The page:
• Origami Isopod

            Yep. Her contemporary W.C. Fields said he refused to drink water because “fish fuck in it.”

          • John Revolta

            No, she was espousing Poland Spring water as I recall.

            • N__B

              Off the cuff, or paid?

              • John Revolta

                Well, one never knows, but it wasn’t an advertisement. It was in an interview.

      • Manny Kant

        Definitely with some of these people (e.g. James Watt) the idea is that the Second Coming will happen before we have time to ruin the earth much.

      • PunditusMaximus

        The nihilism predates 2016.

        And I grew up with a lot of Republicans’ kids. I assure, there is a faction that gives zero shits.

  • Harkov311

    And of course, in the late 1960s and early 1970s, Congress was passing groundbreaking environmental laws by nearly unanimous votes (which is why it drives me crazy when Richard Nixon gets called a “liberal” for signing these laws).

    Indeed, support for environmental protection wasn’t considered a “liberal” position until after Reagan.

    • CrunchyFrog

      Yes. Pollution was horrible in the 1960s. It was a non-partisan issue. Cities were choking in smog – tap water was unhealthy all over the place – everywhere people were being affected by toxic waste in local sites. This wasn’t one of those issues where the impact was mostly to people of certain lower classes or certain races – it was universal.

      Simultaneously, another universal issue was shock and dismay at the dramatic increase in species extinctions and the destruction of wilderness. Keep in mind the context. Yes, the industrial revolution had been going on for over a century at that time, but the real acceleration in its destructive powers came about in the aftermath of WW2. Prior to WW2 cars were mostly used for short distances and most people didn’t even have them. Prior to WW2 industrial destruction was relatively confined to certain areas, meaning air and water pollution. Prior to WW2 most of the really destructive chemicals hadn’t even been invented. Thus, for most people this was a new issue, one that started getting discussed in the latter 50s and became big news in the 1960s.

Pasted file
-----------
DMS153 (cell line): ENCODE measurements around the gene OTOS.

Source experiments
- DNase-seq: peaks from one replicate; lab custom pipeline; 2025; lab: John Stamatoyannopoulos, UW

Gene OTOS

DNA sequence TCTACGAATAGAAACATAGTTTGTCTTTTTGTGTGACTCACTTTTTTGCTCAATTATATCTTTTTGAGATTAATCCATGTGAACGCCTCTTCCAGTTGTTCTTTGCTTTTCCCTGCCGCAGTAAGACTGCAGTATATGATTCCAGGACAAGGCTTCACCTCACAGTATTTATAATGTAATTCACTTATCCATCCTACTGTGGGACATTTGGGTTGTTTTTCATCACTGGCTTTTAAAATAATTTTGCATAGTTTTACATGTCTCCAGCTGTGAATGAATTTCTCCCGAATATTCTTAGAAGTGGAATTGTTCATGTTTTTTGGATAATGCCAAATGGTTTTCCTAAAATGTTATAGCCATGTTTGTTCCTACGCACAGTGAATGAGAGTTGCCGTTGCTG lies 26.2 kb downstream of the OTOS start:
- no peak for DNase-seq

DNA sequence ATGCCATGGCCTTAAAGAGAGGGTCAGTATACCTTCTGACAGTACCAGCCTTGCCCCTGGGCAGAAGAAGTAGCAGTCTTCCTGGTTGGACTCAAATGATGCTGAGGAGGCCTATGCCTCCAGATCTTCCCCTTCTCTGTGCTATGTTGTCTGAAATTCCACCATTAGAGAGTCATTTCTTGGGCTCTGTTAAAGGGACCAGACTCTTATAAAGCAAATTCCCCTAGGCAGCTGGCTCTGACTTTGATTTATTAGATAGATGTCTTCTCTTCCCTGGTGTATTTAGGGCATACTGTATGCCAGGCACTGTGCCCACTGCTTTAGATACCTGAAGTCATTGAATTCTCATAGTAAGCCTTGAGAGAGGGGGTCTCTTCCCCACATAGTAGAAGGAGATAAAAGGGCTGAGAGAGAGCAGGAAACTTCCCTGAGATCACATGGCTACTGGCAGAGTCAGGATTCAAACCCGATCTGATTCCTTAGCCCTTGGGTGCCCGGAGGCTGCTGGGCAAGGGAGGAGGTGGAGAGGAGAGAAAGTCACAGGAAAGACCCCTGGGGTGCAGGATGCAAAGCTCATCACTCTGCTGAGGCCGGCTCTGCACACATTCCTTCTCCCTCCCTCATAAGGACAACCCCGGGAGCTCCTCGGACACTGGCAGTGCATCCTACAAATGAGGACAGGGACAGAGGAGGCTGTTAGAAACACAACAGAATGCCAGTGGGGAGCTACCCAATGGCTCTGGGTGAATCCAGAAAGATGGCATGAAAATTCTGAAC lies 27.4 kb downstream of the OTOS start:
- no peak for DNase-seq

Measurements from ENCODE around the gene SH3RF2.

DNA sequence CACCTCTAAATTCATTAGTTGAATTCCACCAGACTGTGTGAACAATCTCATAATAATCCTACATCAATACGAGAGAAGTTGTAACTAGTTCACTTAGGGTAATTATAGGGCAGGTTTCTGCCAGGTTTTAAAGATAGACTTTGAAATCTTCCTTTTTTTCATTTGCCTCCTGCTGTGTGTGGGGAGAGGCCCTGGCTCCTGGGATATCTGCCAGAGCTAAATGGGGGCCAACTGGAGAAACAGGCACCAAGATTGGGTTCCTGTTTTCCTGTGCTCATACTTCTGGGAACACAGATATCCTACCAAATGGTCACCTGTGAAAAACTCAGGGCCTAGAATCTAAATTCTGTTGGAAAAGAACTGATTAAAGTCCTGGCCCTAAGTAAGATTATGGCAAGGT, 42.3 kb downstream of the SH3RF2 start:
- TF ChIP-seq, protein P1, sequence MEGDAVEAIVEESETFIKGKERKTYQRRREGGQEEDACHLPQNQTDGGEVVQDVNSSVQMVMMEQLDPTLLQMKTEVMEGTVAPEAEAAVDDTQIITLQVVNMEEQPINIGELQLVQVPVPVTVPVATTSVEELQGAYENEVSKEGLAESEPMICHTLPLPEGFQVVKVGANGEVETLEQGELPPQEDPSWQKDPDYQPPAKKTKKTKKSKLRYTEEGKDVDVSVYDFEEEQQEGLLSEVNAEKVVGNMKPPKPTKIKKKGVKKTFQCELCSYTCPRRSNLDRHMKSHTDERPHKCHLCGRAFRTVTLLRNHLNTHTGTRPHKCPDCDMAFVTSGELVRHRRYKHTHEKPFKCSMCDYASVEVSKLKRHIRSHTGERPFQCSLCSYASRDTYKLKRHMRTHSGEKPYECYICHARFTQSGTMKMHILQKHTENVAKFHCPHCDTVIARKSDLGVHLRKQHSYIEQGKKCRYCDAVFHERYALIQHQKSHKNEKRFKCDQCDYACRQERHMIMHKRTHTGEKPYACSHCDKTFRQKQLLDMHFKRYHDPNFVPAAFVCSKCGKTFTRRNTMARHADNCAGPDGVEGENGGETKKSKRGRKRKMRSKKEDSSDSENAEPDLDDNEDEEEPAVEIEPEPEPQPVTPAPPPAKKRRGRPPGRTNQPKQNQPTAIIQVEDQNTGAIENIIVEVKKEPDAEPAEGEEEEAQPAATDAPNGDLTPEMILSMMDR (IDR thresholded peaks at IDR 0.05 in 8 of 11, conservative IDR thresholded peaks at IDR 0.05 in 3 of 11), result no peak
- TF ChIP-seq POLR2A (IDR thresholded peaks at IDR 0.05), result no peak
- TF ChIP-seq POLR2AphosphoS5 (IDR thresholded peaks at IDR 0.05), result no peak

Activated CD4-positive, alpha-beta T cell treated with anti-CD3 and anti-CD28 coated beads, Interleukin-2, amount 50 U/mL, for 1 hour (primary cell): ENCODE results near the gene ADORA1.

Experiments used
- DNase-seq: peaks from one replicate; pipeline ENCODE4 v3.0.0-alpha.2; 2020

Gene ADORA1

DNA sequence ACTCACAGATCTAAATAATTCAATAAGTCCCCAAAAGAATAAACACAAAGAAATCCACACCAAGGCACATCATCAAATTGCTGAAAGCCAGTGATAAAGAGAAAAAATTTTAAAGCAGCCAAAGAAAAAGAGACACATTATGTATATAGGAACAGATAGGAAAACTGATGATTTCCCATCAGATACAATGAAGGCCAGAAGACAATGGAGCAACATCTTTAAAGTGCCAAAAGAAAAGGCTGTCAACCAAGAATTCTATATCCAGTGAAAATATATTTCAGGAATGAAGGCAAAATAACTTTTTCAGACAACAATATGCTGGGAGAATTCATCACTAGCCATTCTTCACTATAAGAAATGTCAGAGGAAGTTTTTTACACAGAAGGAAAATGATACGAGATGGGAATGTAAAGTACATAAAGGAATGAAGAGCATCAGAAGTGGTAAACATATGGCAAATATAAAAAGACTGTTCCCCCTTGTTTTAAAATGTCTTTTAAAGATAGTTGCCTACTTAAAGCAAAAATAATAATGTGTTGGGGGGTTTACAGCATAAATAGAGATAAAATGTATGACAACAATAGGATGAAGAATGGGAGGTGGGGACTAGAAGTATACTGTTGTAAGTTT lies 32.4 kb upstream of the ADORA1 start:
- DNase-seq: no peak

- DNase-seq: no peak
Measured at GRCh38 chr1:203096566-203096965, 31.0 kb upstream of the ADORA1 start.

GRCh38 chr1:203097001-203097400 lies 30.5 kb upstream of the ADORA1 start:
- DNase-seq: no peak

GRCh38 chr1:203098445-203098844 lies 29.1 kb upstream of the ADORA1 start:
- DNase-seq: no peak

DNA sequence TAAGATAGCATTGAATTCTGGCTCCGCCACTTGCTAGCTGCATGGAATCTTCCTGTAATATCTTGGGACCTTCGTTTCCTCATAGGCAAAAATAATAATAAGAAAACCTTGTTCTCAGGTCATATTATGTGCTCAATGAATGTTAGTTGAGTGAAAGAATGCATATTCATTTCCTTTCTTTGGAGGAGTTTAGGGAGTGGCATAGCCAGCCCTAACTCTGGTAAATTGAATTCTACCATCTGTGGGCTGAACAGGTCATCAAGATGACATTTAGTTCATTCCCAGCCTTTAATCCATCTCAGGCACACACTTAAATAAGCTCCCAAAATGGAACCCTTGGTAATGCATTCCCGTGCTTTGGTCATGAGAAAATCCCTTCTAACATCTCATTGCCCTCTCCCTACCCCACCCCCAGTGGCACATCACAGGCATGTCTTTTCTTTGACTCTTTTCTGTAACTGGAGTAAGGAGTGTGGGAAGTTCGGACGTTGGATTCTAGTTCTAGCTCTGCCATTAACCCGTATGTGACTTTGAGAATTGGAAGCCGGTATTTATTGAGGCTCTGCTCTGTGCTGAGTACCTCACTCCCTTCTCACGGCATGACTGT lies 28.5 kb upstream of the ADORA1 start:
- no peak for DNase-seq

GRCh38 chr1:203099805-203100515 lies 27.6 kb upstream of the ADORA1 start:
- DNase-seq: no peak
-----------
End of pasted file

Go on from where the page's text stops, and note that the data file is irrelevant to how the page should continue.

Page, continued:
The environmental movement had a broad appeal. It had its roots in science, so logical thinkers could embrace it, but it was also in a big way anti-science (or “science” as it was represented on 1950s and 1960s TV, which was really industrial technology). So if you were a luddite or fundie you could get behind it too … this was before right wing propaganda painted all environmentalists as tree-hugging hipsters. A lot of it was resistance to “progress”: people in rural areas seeing their farmland paved over for sprawl; people unhappy with freeways tearing up neighborhoods; people feeling overwhelmed by the pace of new technology. Throw in the background fear of nuclear war for good measure. Being pro-environment in 1968-1972 was even easier than rooting for the US Olympic team, and even less controversial.

      Furthermore, the wingnut idea that “government can’t do anything right but roads, war, and imprisonment” hadn’t yet been hatched out of Heritage, which didn’t exist then. Both parties at that time actively looked to government programs to solve real problems. So of course the Clean Air and Water Act and Endangered Species Acts had no opposition.

      No way any of those GOPers would be pro-environment today.

      • Origami Isopod

        Pollution was horrible in the 1960s. It was a non-partisan issue. Cities were choking in smog – tap water was unhealthy all over the place – everywhere people were being affected by toxic waste in local sites.

        And the Cuyahoga River burning merrily away.

      • catbirdman